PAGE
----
Midnight Organ Fight
[Fat Cat; 2008]
On the surface, Scottish trio Frightened Rabbit are like a lot of other bands. You could file them away with other musicians from their Glasgow scene, or other bassist-free groups, or other bands of literal brothers (frontman Scott and drummer Grant Hutchison are siblings). But somehow, despite the fact that their methods are well-worn, their product is one-of-a-kind, as their consistently great second album (in under a year, no less!) attests.
The key here is Scott's urgent-yet-emotive songwriting. Midnight Organ Flight is full of rousing barnburners that flicker with soul, ballads that ache with masculine vulnerability, and Frightened Rabbit's best song yet, opener "The Modern Leper". Built on insistently downstroked guitars and drums that build from a gallop to a thundering crash, this Pixies-go-acoustic track swells with self-loathing. "Is that you in front of me/ Coming back for even more of exactly the same?/ You must be a masochist/ To love a modern leper on his last leg," sings Scott, and rarely has a song with such anthemic, air-drum-worthy fills been shot through with so much personal revulsion.
Grant's muscular drumming is a highlight throughout the record-- and on stage. At a recent New York show, the band hadn't yet made it through two songs before he'd splintered three drumsticks with his powerful pounding. With the absence of another instrument to hold down the rhythm section (guitarist Billy Kennedy does occasionally fill out the low end with keyboard), he uses his percussion-- the satisfying hiss of his cymbals, the breathless insistence of his thudding kick drum, the delicious sizzle of his marching-band snare-- to saturate the empty space in the compositions. Flailing about at his kit, he keeps time wildly yet melodically, controlled amidst the chaos.
Despite the trio's static (and relatively spare) set-up, Scott's songs imbue the band with an elastic identity. Scuzzed up tracks like "Fast Blood" and almost-bluegrass weepers like "Good Arms Vs. Bad Arms" prove that Frightened Rabbit have stretched beyond the melancholic folk-pop of Sing the Greys. But elsewhere-- most notably "My Backwards Walk" and "Old Old Fashioned"-- they re-confirm their dedication to the sound they perfected on their debut, playing electronic and acoustic guitars against each other for stomping mid-tempo gems that pulse with nervous energy and heart-on-sleeve lyrics.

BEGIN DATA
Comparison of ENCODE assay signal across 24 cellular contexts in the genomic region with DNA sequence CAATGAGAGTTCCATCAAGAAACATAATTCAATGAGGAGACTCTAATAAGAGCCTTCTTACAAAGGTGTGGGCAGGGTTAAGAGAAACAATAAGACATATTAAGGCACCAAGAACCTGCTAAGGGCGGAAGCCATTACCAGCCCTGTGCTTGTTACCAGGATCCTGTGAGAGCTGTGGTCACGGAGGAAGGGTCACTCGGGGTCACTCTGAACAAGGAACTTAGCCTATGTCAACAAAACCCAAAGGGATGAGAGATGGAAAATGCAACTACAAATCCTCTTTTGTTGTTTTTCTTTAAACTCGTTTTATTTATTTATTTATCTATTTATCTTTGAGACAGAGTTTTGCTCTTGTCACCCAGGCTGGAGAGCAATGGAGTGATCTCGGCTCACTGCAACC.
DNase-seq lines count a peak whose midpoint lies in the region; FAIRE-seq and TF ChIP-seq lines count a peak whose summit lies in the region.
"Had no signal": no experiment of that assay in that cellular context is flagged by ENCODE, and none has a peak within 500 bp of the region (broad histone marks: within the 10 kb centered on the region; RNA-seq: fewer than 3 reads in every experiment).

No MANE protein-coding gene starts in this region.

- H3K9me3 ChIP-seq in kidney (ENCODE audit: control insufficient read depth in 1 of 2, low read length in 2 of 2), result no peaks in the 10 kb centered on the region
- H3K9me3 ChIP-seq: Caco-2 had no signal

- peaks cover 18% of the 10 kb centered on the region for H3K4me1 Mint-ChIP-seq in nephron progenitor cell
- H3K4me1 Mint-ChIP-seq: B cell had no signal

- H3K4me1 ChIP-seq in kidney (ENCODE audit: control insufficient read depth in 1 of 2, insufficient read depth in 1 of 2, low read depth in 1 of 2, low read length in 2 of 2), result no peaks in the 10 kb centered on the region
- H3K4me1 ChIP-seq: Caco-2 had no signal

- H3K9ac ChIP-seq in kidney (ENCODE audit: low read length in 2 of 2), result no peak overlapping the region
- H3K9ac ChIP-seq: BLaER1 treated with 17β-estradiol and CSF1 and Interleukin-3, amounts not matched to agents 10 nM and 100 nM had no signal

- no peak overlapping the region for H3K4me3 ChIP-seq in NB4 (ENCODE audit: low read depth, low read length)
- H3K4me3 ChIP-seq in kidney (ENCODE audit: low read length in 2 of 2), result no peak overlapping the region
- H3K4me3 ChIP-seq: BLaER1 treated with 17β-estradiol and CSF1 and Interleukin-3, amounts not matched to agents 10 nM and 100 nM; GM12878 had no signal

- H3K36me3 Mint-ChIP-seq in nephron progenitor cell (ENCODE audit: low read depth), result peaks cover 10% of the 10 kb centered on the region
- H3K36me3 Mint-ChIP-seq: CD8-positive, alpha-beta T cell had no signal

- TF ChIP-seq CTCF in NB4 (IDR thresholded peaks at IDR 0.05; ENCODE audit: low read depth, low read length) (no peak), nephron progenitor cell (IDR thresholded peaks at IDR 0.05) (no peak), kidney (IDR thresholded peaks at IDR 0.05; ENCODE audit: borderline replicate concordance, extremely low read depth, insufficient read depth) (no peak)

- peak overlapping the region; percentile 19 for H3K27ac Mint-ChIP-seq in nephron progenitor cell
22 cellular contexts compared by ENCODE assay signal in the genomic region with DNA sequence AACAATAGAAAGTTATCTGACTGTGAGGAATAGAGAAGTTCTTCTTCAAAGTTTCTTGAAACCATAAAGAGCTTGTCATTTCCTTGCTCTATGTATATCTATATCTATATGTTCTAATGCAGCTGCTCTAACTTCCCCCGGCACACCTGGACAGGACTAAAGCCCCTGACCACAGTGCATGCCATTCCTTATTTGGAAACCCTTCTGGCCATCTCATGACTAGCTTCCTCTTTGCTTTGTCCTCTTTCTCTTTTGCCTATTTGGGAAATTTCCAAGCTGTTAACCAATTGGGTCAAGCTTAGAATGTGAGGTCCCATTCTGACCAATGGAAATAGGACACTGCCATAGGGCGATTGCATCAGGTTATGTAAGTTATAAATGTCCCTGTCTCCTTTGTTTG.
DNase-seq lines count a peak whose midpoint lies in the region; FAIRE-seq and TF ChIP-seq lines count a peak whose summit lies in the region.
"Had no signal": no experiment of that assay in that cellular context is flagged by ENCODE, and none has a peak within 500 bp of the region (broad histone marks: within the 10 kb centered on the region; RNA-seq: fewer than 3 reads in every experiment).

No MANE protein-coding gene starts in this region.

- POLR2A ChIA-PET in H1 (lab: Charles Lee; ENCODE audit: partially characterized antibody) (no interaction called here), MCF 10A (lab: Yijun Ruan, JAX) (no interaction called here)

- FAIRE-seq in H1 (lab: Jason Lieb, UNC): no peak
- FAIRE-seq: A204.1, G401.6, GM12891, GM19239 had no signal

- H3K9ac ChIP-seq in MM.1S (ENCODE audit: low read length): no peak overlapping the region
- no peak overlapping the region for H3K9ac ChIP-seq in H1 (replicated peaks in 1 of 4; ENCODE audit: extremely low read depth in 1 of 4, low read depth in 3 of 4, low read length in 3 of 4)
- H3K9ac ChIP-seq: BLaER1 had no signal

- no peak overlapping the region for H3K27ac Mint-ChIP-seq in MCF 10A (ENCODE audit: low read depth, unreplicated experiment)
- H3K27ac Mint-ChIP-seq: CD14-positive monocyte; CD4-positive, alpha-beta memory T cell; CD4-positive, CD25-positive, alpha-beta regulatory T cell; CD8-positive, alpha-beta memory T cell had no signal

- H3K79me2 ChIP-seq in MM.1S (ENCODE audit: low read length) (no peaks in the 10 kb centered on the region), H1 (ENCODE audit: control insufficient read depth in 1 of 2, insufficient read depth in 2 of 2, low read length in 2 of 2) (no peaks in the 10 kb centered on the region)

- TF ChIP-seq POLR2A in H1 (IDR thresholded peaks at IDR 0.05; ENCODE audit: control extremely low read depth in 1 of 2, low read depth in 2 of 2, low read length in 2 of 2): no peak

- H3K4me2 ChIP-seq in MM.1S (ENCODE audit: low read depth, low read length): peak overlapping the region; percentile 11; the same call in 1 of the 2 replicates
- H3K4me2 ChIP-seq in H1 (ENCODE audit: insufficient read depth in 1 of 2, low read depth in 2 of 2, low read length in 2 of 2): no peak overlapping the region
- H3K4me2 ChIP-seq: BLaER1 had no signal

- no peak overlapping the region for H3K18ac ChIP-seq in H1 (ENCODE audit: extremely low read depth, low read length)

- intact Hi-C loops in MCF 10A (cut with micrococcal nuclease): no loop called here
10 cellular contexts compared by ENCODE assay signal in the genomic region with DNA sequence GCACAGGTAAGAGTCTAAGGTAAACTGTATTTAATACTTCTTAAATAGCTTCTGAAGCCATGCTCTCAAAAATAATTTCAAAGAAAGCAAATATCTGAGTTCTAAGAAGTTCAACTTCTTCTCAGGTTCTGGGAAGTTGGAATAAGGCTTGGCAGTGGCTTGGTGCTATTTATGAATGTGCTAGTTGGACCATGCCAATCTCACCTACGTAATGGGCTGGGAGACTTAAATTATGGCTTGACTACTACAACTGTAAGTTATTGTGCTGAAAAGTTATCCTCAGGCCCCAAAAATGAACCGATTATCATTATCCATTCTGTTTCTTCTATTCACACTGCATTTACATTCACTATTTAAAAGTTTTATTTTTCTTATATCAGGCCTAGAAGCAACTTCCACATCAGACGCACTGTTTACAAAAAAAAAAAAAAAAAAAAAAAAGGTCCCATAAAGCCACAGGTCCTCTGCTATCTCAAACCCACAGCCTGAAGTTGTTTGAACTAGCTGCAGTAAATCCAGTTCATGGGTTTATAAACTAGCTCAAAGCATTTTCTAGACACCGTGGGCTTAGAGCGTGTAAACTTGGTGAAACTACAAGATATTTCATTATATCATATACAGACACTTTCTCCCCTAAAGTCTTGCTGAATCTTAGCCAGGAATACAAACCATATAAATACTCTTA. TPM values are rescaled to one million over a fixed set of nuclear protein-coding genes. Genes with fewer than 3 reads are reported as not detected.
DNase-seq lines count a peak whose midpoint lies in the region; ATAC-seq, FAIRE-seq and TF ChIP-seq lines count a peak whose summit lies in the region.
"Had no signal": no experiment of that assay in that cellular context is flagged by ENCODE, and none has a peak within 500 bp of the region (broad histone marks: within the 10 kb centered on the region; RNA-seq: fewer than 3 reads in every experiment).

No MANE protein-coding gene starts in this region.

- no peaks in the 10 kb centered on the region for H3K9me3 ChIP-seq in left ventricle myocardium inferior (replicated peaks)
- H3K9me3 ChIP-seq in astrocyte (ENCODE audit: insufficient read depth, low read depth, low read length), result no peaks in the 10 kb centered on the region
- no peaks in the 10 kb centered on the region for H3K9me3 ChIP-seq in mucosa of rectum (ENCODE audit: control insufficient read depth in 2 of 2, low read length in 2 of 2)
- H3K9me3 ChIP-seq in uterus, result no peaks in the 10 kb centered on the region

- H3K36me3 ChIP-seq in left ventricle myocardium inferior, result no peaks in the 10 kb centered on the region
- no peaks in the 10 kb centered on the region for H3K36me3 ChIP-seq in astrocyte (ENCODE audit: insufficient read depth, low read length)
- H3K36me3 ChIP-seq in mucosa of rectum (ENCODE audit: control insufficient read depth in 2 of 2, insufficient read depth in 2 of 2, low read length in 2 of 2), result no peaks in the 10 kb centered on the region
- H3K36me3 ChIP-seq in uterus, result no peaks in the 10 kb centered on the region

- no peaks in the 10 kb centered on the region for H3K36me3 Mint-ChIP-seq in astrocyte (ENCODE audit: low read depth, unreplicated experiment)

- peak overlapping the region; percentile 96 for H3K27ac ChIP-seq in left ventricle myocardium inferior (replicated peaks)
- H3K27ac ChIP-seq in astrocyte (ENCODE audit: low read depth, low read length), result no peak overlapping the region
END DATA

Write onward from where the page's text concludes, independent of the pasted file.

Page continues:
Though nothing else on the album hits the pop high of its opener-- "Leper" is a tough act to follow-- its I'm-not-worthy sentiments are prevalent on all the album's best tracks. On "The Twist", a desperate yet tender ballad built on a similar freight-train piano line as LCD Soundsystem's "All My Friends", the protagonist practically begs for sex-- "I can be who you like," he pleads-- while sadly allowing himself to be used. "Whisper the wrong name," sings Scott in his accented bagpipe drone of a voice, "I don't care and nor do my ears." In track after track, Scott expresses that need for the warmth of another, however unworthy he may feel of it.
Those sentiments are also echoed in "Keep Yourself Warm": "You won't find love in a hole/ It takes more than fucking someone to keep yourself warm." He's wallowing, but Scott's cracked voice sells every word, and his band's rousing rhythms and rough-hewn guitar interplay keep the mood from ever getting lugubrious or maudlin. Sure, Frightened Rabbit aren't the first band to explore loneliness, horniness, or emptiness in song, just like they aren't the first set of siblings to decide to jam together, but their jangly melodies claw their way inside your brain just the same, making them latest in a long line of Glasgow bands to effortlessly combine celebratory sonics and miserablist lyrics into something singular.
-Rebecca Raber, April 14, 2008